The Vertical K was just a small part of the day I had planned, which was a relative epic of 25-some miles with 12,000 feet of climbing. I wanted to log at least one big day this week, both as early ITI training — to reacquaint myself with difficult walking all day long — as well as a chance to explore new-to-me territory. With the Vertical K wrapped up, I ascended another 2,000 feet to Brevent and then began a long descent into the beautiful and reasonably remote Reserve Naturelle des Aiguilles Rouges.

I love being back here. It feels like something closer to wilderness, silence broken only by the sound of cascading water echoing from distant walls. The weather on this day was much hotter, already climbing into the mid-80s in town. It was cooler than that above treeline, but the sun felt strong, and my body was beginning to demand more for the miles. I hauled three liters of water up the Vertical K and went through it more quickly than expected, so I made my way to a small stream and scooped water into my filter bottle, sipping it suspiciously. It's funny, because Beat drinks straight out of the streams here, but I tend to trust the wild water in Europe less than the western U.S. There are just so many cows and sheep everywhere. And I'm weird about water.

Eventually I refilled my hydration bladder at a refuge. Now that my pack was full of liquid security, I gulped down several handfuls of peanut butter pretzels from home and felt invincible. I love being up here. The only catch is that there are no easy routes off these high benches. It's a steep gorge that plummets from 7,000 feet to 2,000 feet in almost no distance. I planned to traverse around the mountain toward the town of Servoz.

My route wrapped around Lac de Pormanez, a lovely spot that reminded me of Island Lake in Colorado's San Juan Mountains.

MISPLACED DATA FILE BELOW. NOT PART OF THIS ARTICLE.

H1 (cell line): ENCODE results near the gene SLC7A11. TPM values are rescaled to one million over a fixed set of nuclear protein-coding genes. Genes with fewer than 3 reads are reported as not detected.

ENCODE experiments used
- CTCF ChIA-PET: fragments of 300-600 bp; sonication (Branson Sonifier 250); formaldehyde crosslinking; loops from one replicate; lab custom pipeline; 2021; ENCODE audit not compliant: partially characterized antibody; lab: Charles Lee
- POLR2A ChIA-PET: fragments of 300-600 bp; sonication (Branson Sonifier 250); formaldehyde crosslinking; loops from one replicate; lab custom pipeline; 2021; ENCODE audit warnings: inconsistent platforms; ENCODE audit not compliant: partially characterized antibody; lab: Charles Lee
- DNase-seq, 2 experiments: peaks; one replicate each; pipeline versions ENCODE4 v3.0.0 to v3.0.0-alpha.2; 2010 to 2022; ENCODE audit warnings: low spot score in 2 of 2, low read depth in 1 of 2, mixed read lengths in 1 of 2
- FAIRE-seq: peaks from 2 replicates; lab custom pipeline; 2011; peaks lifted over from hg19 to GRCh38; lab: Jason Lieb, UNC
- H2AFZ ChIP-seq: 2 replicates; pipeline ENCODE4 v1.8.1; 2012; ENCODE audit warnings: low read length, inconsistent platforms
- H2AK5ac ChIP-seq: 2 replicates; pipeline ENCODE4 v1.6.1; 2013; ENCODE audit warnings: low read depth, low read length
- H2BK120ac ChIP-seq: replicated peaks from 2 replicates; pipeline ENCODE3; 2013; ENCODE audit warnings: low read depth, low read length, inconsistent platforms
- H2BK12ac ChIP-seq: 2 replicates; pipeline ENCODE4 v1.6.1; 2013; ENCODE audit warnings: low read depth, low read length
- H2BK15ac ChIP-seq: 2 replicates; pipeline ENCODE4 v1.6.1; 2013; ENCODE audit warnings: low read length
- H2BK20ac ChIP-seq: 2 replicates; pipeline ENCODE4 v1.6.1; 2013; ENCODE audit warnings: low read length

Then I spent some time a little lost — the map showed a trail, but it wasn't easy to trace, and I mostly made my way around a contour line above a shallow cliff. Every so often I'd come to a boulder scramble with a fixed cable bolted into the rock, and think "well, I must still be on route." When I finally found the trail it was dropping straight off the mountain, just down and down and down, into the traffic noise and heat of the valley. My torso was sticky with sweat, my pants were soaked through, my back was already bleeding where I neglected to lube around the bra line, and my legs threatened to buckle under the relentless tug of gravity. Long descents are hard, but that's the price one must pay for the heights.

To return to Chamonix, I planned to climb back to the heights, over Aiguillette des Houches. The altitude rises from 2,500 feet to 7,400 feet, so it's just another ho-hum vertical mile. This third long climb was reasonably easy, at least compared to the descent. The "trail" was an old jeep road that cut directly up the fall line on a 25-30-percent grade. Mindless stuff, which is my brain's most direct route to mindfulness — steady motion at the upper limit of my fitness, with the fatigue of a long day casting a pleasant shadow over my brain, no mental space for anything beyond the most immediate moments. Each step simply leads to the next, and I find peace here.

The road faded to a rocky trail, the grade became even more relentlessly steep, and in no time I was back on the skyline, looking toward Brevent. I'd passed by there just a few hours earlier, but it seemed so long ago, in that slow but substantial way in which time passes when you're walking all day. The light was growing long. There was no one around.